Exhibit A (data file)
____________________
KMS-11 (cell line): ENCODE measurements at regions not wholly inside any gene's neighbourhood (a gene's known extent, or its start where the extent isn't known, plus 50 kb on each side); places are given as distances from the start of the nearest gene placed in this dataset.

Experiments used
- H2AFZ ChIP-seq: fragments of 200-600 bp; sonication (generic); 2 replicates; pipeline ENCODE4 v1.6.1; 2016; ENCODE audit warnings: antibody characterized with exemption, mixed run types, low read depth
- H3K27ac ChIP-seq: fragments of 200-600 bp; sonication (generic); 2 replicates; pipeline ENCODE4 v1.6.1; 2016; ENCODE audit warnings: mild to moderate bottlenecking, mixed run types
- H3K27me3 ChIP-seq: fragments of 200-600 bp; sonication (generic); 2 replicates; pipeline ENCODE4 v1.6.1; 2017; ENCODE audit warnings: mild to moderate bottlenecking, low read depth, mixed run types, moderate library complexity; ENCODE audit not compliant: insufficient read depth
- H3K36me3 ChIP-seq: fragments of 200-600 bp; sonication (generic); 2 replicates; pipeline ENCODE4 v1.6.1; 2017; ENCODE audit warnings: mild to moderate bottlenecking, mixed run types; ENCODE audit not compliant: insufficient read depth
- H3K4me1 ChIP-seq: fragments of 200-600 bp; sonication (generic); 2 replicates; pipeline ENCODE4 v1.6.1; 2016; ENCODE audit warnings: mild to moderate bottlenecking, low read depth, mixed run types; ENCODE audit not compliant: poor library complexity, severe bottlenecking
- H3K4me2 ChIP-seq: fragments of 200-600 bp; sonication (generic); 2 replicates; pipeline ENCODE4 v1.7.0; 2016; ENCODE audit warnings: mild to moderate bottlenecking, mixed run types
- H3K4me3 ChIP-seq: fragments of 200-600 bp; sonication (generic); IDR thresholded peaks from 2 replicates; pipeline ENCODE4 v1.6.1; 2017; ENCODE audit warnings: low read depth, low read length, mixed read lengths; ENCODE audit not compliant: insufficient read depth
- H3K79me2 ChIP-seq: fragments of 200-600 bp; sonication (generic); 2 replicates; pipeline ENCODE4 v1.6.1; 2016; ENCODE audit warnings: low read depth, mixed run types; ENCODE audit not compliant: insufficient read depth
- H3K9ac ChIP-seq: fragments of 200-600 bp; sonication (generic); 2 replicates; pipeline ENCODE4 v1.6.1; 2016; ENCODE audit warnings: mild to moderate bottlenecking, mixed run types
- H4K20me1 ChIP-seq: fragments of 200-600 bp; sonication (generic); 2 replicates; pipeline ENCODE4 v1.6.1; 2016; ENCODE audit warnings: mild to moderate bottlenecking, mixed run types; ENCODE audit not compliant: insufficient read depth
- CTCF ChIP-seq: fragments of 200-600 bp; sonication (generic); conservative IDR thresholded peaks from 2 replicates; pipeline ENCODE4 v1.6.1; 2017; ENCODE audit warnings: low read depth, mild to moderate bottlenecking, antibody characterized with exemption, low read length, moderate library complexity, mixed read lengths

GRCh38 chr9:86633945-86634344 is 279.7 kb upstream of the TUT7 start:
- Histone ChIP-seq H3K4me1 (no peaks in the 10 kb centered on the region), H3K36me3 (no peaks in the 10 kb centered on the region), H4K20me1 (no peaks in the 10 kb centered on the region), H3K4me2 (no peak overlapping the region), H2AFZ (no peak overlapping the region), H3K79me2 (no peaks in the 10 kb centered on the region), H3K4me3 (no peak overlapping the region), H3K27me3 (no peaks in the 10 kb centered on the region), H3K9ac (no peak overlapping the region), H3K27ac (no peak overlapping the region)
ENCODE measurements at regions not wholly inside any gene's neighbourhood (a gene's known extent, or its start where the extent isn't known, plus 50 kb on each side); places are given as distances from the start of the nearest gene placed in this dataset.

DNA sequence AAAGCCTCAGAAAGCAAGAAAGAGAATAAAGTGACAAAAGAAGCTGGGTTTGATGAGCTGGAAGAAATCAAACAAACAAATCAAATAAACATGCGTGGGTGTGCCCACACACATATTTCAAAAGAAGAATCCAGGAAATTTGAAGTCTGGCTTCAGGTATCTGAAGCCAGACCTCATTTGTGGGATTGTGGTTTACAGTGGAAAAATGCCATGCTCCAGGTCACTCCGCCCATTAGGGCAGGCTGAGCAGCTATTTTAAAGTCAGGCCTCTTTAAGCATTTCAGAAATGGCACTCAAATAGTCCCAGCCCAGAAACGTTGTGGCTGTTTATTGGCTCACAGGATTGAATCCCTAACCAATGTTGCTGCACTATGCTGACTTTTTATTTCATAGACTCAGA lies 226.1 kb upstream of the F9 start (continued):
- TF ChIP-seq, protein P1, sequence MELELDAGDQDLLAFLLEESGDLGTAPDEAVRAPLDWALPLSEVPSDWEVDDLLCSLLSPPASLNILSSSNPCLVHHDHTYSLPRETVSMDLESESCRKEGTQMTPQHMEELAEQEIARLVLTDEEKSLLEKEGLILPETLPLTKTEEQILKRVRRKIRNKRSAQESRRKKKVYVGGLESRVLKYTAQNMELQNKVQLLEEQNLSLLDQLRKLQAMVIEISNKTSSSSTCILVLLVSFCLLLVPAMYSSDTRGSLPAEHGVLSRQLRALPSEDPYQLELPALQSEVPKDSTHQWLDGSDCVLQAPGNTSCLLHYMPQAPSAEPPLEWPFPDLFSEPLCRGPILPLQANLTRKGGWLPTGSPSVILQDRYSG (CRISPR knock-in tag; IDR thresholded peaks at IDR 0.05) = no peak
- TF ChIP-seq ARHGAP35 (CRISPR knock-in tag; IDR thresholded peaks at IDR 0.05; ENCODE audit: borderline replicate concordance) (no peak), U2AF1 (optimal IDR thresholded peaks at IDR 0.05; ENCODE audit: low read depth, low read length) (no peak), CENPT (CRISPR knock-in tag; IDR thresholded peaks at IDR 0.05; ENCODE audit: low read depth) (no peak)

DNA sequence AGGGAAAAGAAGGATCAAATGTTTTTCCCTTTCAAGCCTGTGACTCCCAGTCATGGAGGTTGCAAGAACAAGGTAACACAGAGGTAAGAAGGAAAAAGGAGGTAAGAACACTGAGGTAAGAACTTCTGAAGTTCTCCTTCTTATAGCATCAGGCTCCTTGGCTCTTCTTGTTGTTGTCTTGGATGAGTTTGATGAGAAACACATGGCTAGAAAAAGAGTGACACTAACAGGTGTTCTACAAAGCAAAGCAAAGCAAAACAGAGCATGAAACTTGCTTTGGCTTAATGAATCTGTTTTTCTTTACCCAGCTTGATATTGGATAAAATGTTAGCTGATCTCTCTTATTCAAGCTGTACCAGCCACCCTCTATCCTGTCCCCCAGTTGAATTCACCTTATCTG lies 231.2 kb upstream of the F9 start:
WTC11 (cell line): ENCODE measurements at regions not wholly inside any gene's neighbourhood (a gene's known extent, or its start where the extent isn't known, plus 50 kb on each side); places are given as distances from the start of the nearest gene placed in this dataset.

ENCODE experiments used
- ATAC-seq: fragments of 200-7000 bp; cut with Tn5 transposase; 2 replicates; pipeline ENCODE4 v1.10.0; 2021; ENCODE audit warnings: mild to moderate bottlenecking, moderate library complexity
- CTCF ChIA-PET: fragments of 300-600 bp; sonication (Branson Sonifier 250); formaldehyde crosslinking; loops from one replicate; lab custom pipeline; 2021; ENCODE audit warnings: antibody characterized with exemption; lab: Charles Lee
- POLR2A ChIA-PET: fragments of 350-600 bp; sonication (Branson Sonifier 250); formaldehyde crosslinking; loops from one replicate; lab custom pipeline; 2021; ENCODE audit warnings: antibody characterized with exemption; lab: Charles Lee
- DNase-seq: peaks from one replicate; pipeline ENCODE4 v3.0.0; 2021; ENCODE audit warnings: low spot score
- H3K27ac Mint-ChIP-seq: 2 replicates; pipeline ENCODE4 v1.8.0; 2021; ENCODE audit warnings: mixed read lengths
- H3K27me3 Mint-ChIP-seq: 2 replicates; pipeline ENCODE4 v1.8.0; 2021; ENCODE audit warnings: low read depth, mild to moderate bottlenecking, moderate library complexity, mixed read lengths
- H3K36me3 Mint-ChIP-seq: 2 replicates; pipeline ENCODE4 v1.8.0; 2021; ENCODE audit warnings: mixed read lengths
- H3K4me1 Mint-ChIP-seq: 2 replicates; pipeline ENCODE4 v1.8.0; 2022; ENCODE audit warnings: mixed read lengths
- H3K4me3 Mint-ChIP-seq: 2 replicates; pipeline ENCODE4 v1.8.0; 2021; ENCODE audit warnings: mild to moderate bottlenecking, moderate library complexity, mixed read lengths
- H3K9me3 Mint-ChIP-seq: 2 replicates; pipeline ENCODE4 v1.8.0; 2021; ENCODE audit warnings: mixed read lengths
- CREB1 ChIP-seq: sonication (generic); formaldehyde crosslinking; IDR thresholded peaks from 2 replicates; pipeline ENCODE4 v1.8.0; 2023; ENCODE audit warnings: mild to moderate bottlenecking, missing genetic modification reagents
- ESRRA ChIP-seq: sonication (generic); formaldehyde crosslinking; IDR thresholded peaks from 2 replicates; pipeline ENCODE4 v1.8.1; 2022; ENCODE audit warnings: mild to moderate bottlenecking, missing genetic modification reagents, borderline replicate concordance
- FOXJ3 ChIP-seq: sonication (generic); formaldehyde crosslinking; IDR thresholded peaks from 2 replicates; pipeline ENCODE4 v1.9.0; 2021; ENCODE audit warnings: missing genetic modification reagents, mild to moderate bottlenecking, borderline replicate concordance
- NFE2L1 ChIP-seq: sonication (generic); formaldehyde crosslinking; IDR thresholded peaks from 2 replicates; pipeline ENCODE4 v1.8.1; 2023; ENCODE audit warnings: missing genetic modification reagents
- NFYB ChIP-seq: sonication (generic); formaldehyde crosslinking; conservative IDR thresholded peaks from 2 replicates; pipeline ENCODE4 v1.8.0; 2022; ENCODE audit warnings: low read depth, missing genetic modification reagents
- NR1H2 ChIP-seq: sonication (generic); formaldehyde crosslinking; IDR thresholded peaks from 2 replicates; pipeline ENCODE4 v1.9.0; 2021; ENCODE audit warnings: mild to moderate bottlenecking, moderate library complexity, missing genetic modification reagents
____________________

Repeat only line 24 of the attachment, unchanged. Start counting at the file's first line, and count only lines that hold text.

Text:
- CTCF ChIA-PET: fragments of 300-600 bp; sonication (Branson Sonifier 250); formaldehyde crosslinking; loops from one replicate; lab custom pipeline; 2021; ENCODE audit warnings: antibody characterized with exemption; lab: Charles Lee